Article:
On Clause 3,


renewed his Motion to report progress.


pointed out that this was a clause which had been inserted in a Bill of similar character on the Motion of the right hon. Member for Thanet, then Chief Secretary. It had appeared in a Relief Bill he himself introduced in 1886; and the hon. Member for South Tyrone had shown that it could not have, in a single constituency where the Bill was operative, the very slightest electoral effect. [A MEMBER: "Why?"] Because the majority in these constituencies was 2,000 or 3,000, and as the Bill would at the outside strike off 20 or 30 Votes, was it worth while to resist the Bill in this way?


submitted that the question was whether the clause created any distinction between England and Ireland as to the result of receiving out-door relief. Out-door relief given in England to the class of persons referred to would undoubtedly exclude them from the franchise, and he failed to see why a disability inflicted upon an English voter should not also be inflicted upon an Irish voter for the like reason. If the clause were dropped out there would be no further opposition to the Bill.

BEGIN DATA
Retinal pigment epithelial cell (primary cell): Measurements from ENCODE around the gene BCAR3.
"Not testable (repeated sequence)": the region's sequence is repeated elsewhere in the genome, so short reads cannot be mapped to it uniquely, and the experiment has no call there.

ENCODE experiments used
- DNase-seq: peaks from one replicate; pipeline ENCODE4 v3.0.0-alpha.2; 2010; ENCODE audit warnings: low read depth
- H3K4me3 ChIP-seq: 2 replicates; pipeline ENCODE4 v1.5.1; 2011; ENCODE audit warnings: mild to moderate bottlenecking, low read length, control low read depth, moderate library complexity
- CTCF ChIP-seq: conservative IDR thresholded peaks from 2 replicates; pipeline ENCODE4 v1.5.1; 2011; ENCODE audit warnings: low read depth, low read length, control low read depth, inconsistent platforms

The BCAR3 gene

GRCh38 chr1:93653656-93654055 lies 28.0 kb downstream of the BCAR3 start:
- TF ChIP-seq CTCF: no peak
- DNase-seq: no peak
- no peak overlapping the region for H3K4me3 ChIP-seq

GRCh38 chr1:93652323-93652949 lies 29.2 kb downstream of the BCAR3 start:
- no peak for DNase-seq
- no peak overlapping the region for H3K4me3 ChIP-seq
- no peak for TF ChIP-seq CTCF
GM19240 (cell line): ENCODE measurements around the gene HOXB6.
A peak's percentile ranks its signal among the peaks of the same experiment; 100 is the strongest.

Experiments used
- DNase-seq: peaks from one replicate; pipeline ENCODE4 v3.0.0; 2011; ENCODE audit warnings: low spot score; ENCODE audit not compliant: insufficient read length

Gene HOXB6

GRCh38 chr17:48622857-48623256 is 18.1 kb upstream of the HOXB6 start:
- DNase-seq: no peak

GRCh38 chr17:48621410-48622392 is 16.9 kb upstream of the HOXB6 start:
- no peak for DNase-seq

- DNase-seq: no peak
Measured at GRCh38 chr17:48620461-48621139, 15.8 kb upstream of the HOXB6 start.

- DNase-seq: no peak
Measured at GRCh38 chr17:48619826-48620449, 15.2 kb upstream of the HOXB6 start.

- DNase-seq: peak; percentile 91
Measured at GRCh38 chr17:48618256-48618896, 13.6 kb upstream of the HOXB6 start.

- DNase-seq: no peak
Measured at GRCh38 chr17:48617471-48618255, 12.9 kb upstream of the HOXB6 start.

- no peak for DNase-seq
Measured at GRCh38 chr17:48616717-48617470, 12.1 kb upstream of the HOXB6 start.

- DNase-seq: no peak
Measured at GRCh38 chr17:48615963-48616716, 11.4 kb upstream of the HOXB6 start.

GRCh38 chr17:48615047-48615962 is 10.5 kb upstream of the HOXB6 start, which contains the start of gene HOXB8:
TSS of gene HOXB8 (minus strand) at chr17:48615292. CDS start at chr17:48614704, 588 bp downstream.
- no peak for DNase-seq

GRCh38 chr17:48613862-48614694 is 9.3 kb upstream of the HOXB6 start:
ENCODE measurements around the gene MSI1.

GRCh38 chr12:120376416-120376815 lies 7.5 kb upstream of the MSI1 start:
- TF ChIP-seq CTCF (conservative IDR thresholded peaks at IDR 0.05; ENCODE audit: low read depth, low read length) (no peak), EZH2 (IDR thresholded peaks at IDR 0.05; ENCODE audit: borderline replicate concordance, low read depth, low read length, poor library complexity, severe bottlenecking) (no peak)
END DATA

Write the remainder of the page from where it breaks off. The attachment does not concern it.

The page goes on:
The class of persons to whom the Bill will apply—persons holding over a quarter of an acre of land—does not exist in England.


contended that the question whether the persons held land had nothing to do with it. The question was, not the possession of land, but relief from the rates.